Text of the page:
“codaṇā-lakṣaṇaḥ arthaḥ dharmaḥ” That which leads to the cumulative wellbeing of all the surroundings.

  1. This action/inaction (Ḍharma) performed is collective of the position (like ashram or upādhi) held by a being (karta) in a given situation in time (kālá). This action (karma), together with its consequence (phala), is called karmaphala.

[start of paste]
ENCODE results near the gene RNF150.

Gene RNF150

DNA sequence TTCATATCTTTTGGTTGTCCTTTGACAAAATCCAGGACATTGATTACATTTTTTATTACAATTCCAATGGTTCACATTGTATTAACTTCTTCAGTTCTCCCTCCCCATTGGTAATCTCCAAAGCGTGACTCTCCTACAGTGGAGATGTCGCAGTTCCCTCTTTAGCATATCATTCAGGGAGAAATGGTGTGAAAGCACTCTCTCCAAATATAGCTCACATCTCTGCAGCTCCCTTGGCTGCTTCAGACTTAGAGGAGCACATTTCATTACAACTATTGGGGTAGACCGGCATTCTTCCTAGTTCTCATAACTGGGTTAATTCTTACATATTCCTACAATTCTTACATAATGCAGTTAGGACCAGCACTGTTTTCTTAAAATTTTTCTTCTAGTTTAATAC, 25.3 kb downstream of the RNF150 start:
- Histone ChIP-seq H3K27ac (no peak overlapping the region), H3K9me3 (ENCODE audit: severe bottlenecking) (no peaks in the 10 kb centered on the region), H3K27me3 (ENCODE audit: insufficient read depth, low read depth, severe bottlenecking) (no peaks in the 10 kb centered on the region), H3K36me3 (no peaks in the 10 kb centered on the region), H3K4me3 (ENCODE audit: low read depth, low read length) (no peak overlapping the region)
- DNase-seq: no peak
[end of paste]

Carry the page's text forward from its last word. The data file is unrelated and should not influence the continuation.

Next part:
2. Ḍharma is also a default inbuilt property of a being/entity that one must not override for the sake of personal desire. For example, the Ḍharma of fire is combustion, the Ḍharma of water is to flow and stick together, the Ḍharma of air or wind is to spread. In this way, Ḍharma is an inherent nature bestowed by Prakruti (Prakṛti) (nature/creation) that an entity follows, and exists in accordance with Prakṛti. Now, let us ask a question. If Prakṛti bestowed an inherent nature in all elements of creation, then we – as human beings – are also made up of these five elements (Pancha bhūta). Then shouldn’t we be inheriting their properties? It is only a human who, due to intellect (buddhi) clouded by desire (rāga-dveṣa) and self-defined identity (Aham), chooses a path that appeals to one’s own satisfaction, and not the cumulative well-being of everything. Because of individual identity and selfish desire, a human creates a false notion that one is independent of creation and the environment. Human beings fail to realize that we are a part of the same Prakṛti and our will (desire) is finite within the will of Prakṛti; it is only our consciousness that is boundless. So, an action in line with Ḍharma of the being in a given situation leads to sat:karmā, else leads to dush:karmā. So, the closest English equivalent phrase for Ḍharma is “a natural or universal order which, when followed, results in sat:karmā”. Hence, one of the two Itihāsas, Mahābhāratam, Karna Parva 69:58, compiled by Vyāsa says: